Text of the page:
Her response was that she had some claim to higher authority because she was actually European and that I had only been to Europe once in 2000. So??!! Does that necessarily prove her right? Just because I'm American, does this mean that I automatically have a better perspective on what ails America compared to a British or Scottish scholar? Her partner (my neighbor) chimed that he was an economics "professor"; sorry, he corrected himself...an economics "major" and had spent 20-30 years in business. Okay, I thought. So you got an undergraduate degree in economics in the 1970s. Have you done graduate work in the field? Have you kept up with how the field has changed since then? His position was that Greece needed to balance its budget just as a company needed to balance its budget. Oh gosh, here we go again...this sounds good on the surface but actually makes for bad economics. It is the same old morality tale, based on little to no evidence, but repeated over and over ad nauseam. The Greeks had sinned. They needed to clean up their act. The Germans were the responsible lenders.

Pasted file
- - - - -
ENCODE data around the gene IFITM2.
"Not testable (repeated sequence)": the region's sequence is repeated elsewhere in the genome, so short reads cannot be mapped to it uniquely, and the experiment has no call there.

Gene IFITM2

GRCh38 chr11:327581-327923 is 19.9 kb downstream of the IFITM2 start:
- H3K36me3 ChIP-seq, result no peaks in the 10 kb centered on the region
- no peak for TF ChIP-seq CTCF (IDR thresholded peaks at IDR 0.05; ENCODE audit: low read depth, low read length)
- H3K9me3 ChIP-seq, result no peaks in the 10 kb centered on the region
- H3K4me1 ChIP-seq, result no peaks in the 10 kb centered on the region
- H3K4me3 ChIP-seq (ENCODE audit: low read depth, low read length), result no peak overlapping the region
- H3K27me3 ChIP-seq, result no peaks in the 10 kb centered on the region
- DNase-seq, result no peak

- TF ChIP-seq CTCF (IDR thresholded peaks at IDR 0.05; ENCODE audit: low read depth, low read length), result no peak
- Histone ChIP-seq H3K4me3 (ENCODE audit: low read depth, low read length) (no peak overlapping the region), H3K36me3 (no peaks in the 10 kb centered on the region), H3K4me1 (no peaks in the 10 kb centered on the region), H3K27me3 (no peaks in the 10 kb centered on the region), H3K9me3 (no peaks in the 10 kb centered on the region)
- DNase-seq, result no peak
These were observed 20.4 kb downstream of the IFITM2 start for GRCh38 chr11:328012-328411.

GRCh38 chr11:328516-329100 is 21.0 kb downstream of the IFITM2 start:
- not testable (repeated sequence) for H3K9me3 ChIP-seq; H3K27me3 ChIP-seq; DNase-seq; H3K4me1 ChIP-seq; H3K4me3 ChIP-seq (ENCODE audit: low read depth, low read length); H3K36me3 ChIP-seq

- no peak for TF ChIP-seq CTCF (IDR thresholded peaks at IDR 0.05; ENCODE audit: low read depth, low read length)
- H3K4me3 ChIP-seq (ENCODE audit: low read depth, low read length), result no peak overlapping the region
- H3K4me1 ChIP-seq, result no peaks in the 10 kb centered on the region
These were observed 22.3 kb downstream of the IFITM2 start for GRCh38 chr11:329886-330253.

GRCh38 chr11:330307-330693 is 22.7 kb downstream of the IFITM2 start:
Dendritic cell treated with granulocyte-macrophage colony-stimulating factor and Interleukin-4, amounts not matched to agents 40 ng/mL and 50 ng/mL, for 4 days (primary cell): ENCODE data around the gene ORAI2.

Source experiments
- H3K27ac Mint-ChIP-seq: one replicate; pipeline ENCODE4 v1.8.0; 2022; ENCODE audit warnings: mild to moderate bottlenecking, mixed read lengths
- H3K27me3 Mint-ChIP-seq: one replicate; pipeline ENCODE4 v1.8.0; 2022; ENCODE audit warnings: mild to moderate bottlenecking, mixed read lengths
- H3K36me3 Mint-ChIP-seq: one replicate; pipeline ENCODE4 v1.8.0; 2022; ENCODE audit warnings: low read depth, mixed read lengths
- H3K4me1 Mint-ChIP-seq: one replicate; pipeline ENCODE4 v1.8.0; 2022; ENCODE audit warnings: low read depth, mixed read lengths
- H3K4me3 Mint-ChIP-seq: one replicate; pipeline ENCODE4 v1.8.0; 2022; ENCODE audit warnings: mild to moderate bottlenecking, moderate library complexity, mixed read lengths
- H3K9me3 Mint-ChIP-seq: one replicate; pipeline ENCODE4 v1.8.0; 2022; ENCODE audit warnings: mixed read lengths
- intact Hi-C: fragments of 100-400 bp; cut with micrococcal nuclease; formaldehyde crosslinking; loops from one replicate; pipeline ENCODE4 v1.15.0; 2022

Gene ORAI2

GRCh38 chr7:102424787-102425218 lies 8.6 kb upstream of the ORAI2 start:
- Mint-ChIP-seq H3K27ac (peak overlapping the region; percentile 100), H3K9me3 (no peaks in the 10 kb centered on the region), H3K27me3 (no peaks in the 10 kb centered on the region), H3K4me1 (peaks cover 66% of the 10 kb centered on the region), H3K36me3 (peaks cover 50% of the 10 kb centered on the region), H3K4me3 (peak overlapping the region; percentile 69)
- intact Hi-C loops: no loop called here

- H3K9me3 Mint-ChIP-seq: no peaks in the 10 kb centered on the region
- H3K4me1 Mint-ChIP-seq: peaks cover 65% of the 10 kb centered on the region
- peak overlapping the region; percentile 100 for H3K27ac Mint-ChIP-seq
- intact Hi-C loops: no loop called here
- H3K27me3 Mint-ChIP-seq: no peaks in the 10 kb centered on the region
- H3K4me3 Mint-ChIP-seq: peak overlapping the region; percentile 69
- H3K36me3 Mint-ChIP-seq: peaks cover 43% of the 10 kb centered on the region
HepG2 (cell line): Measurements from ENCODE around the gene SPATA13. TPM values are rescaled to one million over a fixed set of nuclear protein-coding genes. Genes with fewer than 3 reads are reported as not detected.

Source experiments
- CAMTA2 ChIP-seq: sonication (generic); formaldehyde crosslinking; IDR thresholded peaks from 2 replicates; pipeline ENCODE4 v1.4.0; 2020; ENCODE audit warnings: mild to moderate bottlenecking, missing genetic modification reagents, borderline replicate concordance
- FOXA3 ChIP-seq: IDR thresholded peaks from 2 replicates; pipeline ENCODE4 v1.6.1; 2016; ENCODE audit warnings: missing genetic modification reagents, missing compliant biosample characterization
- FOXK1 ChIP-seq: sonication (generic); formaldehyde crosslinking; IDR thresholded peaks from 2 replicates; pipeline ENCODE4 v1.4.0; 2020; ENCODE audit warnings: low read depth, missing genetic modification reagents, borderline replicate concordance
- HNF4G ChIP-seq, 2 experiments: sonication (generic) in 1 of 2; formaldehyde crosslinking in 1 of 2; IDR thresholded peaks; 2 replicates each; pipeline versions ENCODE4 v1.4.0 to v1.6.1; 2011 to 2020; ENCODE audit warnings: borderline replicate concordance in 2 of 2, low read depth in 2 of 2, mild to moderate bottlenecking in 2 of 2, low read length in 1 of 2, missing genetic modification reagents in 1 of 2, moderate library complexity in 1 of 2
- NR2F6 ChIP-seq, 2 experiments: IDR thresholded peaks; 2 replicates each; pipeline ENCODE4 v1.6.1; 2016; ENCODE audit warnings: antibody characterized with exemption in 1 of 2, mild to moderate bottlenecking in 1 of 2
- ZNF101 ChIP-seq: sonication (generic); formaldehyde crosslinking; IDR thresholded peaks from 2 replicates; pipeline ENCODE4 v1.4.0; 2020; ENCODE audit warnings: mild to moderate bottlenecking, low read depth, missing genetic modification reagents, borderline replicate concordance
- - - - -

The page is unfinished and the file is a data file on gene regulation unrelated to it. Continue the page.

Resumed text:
I had to stop the conversation - the other neighbor would have gotten mad, it was probably pointless because it was an informal conversation, and they were drinking, and most would argue that the conversation was pointless anyway. What irked me a lot about this conversation, however, was that it flew in the face in everything I had learned about the economy in the past few years; that the perspective was seemingly "wise" and "serious" but based on very little empirical data. My neighbor at least was college educated but seemed to lack a basic understanding of how spending works in an economy. In other words, austerity had had enough time to take root and there was plenty of evidence to test whether it had worked. And the jury's out. For the past few years, Greece, Spain, and other countries that experienced a housing boom have been on the brink of depression because of German-imposed austerity. They've dealt with double and even triple-dip recessions. I mentioned the housing boom to these folks and they didn't seem to know what I was talking about. Lots of people have come out blaming proponents of austerity for moving too quickly to cutting spending without properly addressing employment. Not all of them are progressive. All the apocalyptic predictions of "currency debasement" and "runaway inflation" never came to pass, either in the US or in the Eurozone. Not even close actually. If anything, the problem was deflation - something central banks are supposed to avoid at all costs. So if certain people are wrong time and time again, why should we keep listening to them? This is what we should be saying about all the neo-cons who lied us into the Iraq war.